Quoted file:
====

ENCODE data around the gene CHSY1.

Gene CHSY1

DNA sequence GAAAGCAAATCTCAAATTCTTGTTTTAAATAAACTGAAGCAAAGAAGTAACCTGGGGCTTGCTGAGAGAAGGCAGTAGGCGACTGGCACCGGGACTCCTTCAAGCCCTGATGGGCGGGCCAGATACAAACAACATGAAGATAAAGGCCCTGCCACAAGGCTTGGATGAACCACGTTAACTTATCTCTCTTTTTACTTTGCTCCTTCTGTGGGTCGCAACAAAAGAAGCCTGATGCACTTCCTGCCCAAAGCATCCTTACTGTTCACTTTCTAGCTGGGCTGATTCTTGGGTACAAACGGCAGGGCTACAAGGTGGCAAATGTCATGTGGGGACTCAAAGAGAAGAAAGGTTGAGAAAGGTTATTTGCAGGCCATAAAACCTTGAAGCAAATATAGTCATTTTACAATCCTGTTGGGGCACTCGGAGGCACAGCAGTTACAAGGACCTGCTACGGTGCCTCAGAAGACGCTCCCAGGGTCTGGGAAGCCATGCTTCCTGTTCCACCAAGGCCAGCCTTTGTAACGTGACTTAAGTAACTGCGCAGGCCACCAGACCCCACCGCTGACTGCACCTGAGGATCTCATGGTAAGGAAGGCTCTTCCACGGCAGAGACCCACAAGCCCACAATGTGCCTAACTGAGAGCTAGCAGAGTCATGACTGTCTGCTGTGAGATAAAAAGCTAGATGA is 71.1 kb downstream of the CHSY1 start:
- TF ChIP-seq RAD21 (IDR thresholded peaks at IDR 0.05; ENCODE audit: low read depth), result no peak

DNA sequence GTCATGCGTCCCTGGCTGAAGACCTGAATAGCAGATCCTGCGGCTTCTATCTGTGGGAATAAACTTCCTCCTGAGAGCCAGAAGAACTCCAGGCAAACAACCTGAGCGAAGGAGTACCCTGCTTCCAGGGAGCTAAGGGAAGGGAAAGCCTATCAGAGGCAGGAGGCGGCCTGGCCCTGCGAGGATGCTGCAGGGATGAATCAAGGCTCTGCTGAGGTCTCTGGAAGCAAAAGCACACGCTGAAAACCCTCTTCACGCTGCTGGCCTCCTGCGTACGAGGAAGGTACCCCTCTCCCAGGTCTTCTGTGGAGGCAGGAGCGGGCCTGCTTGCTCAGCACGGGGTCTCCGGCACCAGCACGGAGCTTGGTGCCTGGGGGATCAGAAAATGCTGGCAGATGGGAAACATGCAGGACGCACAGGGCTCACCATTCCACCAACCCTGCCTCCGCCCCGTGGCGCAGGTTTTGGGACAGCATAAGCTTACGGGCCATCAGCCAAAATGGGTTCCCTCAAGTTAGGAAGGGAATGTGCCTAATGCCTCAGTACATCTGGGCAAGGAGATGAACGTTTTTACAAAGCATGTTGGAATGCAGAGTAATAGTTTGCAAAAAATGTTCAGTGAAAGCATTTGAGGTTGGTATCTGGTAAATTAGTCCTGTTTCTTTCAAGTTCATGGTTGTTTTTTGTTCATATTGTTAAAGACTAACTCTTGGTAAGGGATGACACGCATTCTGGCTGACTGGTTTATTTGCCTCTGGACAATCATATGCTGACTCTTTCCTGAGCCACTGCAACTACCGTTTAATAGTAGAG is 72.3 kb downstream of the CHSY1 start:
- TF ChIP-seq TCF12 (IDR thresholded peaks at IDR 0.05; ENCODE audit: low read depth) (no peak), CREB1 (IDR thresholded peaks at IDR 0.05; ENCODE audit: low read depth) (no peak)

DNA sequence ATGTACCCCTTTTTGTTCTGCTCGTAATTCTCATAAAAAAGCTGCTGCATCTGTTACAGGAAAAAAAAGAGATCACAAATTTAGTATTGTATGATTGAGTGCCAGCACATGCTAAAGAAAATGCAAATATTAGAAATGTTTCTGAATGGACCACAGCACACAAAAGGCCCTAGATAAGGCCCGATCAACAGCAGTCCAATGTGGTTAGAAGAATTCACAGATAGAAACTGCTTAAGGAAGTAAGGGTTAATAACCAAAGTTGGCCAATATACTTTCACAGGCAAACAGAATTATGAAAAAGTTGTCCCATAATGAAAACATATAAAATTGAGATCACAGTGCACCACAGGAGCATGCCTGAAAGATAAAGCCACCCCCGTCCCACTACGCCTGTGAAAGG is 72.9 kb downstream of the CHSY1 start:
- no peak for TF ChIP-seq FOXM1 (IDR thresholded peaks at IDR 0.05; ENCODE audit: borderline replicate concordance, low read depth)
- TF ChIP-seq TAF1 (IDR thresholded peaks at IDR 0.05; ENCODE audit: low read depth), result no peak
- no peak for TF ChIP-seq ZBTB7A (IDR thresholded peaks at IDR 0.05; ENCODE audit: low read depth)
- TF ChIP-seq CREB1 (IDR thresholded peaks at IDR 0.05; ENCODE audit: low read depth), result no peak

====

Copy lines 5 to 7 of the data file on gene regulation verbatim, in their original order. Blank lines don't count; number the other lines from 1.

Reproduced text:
DNA sequence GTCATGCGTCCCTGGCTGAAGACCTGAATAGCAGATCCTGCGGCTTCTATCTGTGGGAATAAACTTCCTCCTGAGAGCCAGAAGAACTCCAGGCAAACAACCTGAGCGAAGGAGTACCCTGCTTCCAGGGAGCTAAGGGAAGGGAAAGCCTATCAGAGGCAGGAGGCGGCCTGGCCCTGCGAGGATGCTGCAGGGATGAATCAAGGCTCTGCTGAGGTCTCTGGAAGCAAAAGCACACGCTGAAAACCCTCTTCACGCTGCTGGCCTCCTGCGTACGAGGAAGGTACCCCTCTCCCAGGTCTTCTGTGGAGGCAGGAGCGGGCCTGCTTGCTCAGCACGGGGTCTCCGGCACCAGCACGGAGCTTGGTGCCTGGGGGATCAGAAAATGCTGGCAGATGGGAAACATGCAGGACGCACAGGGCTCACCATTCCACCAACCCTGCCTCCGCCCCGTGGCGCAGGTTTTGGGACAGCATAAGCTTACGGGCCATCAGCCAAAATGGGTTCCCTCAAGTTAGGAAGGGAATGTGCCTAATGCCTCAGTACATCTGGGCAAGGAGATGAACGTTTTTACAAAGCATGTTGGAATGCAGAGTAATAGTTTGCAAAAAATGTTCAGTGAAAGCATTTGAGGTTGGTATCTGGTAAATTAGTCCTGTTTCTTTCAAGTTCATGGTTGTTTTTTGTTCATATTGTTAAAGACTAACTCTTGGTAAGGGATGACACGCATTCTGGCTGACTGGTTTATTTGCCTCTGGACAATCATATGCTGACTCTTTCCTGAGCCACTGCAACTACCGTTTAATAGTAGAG is 72.3 kb downstream of the CHSY1 start:
- TF ChIP-seq TCF12 (IDR thresholded peaks at IDR 0.05; ENCODE audit: low read depth) (no peak), CREB1 (IDR thresholded peaks at IDR 0.05; ENCODE audit: low read depth) (no peak)

DNA sequence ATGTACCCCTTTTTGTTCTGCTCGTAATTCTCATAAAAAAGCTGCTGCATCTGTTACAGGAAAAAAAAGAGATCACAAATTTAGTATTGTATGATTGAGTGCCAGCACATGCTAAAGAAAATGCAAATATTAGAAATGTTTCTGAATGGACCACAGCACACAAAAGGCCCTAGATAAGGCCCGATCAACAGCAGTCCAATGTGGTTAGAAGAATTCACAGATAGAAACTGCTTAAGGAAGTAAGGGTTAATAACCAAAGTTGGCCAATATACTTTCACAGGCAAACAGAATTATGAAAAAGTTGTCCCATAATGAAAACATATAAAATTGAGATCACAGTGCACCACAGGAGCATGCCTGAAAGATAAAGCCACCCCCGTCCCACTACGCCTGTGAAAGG is 72.9 kb downstream of the CHSY1 start: